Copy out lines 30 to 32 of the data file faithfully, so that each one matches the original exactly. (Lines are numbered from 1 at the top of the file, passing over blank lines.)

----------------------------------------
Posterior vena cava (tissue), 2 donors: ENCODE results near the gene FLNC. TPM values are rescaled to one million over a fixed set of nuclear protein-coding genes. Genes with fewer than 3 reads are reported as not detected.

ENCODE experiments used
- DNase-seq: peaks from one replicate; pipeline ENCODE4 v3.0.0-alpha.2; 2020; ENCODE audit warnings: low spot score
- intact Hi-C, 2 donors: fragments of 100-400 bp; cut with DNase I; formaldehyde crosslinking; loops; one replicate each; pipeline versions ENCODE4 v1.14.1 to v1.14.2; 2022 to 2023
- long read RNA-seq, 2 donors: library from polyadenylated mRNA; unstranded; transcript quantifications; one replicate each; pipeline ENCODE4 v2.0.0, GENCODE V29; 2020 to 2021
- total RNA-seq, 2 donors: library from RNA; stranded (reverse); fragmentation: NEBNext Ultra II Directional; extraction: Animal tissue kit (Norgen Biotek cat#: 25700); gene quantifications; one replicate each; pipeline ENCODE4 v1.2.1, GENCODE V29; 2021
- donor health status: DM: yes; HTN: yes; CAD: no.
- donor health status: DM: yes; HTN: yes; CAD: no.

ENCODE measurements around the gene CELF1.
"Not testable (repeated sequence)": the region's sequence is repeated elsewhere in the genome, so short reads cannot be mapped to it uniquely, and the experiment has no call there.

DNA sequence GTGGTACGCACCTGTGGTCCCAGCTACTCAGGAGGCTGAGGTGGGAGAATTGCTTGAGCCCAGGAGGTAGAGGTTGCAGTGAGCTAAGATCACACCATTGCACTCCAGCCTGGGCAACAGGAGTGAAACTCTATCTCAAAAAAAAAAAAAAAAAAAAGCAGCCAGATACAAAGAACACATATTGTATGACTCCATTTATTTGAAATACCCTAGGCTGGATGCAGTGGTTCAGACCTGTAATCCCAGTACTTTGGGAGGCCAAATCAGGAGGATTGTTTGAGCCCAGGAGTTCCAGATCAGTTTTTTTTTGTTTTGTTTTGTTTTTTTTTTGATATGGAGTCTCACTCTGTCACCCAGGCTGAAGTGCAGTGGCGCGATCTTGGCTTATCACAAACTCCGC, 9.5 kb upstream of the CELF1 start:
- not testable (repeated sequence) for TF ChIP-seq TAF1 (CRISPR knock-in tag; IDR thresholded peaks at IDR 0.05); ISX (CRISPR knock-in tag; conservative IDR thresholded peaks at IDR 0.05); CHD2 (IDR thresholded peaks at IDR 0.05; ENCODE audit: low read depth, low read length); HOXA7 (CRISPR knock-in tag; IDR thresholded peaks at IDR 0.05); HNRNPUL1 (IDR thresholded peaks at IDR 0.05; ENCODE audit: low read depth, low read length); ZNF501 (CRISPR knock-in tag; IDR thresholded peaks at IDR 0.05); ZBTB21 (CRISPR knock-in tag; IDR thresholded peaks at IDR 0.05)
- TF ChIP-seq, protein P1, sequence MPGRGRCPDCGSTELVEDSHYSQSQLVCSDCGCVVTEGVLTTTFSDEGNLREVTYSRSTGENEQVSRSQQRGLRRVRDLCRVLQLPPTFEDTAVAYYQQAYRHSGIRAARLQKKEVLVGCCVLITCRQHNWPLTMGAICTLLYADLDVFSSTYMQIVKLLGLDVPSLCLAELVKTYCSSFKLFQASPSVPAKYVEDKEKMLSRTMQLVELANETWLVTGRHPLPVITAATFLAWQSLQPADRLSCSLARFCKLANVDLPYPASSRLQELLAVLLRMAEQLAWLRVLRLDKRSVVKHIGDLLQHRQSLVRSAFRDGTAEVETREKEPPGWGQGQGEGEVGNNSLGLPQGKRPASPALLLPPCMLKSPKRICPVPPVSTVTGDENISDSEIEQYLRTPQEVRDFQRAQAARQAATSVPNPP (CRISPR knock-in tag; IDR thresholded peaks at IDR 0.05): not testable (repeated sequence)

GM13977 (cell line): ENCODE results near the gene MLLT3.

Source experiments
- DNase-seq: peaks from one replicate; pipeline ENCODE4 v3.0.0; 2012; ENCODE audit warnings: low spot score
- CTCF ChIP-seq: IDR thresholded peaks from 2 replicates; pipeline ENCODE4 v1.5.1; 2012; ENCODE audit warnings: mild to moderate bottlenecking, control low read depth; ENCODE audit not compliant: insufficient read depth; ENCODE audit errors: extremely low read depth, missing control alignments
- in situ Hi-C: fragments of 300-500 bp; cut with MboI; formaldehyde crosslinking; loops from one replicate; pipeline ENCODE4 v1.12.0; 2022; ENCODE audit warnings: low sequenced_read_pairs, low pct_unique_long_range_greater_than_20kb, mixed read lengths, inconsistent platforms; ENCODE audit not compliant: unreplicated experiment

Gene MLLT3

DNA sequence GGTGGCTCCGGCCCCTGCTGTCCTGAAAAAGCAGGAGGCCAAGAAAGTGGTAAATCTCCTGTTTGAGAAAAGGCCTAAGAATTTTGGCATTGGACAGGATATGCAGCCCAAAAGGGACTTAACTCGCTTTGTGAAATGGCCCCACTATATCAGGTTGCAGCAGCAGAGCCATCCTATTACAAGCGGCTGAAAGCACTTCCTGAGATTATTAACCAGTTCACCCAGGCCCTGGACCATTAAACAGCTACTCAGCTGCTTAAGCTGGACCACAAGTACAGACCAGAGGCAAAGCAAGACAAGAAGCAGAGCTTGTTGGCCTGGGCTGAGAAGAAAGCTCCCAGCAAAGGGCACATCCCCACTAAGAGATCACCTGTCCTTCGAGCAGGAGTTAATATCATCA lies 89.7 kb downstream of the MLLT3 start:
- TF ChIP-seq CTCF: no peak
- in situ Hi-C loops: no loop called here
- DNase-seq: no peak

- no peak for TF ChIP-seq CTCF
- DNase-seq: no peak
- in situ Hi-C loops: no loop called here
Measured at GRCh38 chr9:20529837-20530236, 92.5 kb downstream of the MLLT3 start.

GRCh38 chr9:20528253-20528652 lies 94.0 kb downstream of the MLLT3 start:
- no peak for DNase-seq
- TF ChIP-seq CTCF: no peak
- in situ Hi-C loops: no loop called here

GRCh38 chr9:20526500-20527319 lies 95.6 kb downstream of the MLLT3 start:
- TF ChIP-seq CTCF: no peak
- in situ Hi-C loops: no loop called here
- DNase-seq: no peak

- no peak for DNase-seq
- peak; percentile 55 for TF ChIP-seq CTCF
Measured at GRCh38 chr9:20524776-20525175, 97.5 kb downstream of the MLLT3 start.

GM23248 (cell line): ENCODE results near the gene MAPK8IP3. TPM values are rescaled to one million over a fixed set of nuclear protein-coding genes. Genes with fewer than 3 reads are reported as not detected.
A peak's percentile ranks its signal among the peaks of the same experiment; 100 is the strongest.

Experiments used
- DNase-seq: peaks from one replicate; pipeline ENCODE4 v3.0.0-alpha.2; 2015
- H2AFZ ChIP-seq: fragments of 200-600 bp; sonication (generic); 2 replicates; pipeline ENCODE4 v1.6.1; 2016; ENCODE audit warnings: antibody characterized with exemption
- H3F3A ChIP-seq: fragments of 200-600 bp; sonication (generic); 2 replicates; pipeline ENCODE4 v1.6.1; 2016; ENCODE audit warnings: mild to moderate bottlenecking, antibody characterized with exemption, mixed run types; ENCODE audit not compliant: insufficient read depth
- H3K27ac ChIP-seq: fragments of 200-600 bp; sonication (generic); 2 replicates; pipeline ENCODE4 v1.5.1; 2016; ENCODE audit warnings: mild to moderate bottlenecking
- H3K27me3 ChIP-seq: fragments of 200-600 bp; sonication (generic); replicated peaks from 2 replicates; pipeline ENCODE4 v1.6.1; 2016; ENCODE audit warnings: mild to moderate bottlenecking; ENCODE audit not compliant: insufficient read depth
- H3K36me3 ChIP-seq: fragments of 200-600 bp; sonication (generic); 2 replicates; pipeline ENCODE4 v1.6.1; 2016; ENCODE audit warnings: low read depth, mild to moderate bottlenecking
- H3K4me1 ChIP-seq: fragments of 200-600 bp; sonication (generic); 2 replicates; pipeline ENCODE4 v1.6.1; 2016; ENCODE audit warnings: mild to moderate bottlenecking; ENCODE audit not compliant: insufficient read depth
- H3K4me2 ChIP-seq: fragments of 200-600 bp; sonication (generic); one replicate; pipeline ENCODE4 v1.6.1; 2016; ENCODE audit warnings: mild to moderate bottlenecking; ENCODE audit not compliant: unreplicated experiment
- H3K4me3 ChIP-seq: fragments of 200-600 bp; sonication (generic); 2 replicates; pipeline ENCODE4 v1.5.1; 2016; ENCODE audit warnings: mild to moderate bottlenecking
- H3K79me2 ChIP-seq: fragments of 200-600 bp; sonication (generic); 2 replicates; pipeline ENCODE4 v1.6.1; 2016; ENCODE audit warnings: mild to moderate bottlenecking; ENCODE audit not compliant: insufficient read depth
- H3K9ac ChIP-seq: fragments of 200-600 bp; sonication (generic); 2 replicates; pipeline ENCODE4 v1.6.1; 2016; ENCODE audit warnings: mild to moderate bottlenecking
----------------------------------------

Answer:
- TF ChIP-seq CTCF: no peak
- in situ Hi-C loops: no loop called here

GRCh38 chr9:20526500-20527319 lies 95.6 kb downstream of the MLLT3 start: